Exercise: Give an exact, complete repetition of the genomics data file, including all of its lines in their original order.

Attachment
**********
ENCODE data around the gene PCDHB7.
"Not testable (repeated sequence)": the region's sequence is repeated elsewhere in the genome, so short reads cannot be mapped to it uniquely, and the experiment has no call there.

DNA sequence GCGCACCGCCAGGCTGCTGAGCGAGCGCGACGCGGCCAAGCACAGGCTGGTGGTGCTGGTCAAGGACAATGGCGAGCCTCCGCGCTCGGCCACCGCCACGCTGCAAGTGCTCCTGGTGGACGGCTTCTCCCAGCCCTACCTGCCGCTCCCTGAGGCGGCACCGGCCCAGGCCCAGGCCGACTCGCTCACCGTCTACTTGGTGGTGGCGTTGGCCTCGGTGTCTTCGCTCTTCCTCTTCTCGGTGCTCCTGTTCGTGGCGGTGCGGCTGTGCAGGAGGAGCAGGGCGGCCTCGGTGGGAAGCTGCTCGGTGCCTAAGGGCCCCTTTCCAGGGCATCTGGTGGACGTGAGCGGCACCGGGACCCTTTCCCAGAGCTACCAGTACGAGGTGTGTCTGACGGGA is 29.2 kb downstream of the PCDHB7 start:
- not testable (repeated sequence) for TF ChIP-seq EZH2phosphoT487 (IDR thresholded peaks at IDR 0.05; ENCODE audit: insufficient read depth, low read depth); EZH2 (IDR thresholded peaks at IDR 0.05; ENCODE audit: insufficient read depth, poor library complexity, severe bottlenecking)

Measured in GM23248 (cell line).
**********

ENCODE data around the gene PCDHB7.
"Not testable (repeated sequence)": the region's sequence is repeated elsewhere in the genome, so short reads cannot be mapped to it uniquely, and the experiment has no call there.

DNA sequence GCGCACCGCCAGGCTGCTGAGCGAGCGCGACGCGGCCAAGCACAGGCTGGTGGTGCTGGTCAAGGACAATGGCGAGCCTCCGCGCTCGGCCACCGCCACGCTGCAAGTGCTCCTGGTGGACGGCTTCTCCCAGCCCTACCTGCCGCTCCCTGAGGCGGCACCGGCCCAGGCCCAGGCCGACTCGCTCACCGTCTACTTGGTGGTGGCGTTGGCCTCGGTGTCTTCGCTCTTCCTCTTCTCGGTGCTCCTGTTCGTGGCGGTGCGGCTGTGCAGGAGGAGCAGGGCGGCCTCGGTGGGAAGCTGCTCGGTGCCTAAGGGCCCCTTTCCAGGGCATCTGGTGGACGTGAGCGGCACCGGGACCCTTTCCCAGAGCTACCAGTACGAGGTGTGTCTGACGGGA is 29.2 kb downstream of the PCDHB7 start:
- not testable (repeated sequence) for TF ChIP-seq EZH2phosphoT487 (IDR thresholded peaks at IDR 0.05; ENCODE audit: insufficient read depth, low read depth); EZH2 (IDR thresholded peaks at IDR 0.05; ENCODE audit: insufficient read depth, poor library complexity, severe bottlenecking)

Measured in GM23248 (cell line).